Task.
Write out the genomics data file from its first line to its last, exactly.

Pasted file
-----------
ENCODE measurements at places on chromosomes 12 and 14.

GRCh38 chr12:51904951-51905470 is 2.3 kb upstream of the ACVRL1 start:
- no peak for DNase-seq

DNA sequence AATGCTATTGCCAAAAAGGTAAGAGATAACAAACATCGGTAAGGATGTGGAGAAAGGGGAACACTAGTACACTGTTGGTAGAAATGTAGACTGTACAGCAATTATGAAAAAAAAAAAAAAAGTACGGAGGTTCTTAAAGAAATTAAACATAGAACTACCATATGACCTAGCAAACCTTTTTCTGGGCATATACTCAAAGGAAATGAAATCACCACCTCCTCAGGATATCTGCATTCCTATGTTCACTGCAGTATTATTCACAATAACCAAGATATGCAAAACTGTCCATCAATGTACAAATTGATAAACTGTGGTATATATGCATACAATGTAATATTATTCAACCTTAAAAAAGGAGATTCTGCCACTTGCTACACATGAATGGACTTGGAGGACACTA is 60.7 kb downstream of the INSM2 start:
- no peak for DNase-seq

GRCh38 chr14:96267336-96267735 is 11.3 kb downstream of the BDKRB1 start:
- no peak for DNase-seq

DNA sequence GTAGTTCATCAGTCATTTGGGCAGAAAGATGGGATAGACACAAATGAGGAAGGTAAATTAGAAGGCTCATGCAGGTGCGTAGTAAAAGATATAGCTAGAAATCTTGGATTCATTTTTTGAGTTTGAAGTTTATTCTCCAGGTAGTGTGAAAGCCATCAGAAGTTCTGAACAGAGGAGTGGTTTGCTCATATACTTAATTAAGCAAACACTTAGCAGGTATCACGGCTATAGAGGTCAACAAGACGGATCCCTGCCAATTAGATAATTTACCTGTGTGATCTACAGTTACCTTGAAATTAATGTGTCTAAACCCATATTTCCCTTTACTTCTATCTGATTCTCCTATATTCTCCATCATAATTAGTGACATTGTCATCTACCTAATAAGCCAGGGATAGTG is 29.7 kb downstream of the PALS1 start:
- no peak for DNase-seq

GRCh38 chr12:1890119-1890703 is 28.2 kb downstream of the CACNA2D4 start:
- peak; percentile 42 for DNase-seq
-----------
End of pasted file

ENCODE measurements at places on chromosomes 12 and 14.

GRCh38 chr12:51904951-51905470 is 2.3 kb upstream of the ACVRL1 start:
- no peak for DNase-seq

DNA sequence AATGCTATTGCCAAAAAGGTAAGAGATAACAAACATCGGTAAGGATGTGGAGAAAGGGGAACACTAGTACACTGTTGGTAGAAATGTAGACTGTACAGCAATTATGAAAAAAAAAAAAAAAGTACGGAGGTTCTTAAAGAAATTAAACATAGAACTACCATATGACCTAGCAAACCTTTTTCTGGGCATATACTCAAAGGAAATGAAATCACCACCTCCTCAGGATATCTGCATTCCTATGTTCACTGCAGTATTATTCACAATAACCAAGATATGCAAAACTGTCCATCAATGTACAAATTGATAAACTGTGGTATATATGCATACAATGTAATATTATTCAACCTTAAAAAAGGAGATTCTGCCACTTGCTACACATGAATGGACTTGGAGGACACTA is 60.7 kb downstream of the INSM2 start:
- no peak for DNase-seq

GRCh38 chr14:96267336-96267735 is 11.3 kb downstream of the BDKRB1 start:
- no peak for DNase-seq

DNA sequence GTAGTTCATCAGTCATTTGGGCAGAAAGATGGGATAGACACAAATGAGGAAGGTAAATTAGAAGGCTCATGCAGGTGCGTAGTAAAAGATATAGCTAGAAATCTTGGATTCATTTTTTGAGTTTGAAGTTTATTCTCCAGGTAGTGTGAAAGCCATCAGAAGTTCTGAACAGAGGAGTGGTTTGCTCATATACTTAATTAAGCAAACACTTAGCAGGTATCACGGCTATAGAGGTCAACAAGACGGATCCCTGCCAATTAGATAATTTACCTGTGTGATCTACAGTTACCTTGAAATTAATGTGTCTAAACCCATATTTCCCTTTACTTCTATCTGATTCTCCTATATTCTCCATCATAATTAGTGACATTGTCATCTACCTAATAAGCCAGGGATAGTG is 29.7 kb downstream of the PALS1 start:
- no peak for DNase-seq

GRCh38 chr12:1890119-1890703 is 28.2 kb downstream of the CACNA2D4 start:
- peak; percentile 42 for DNase-seq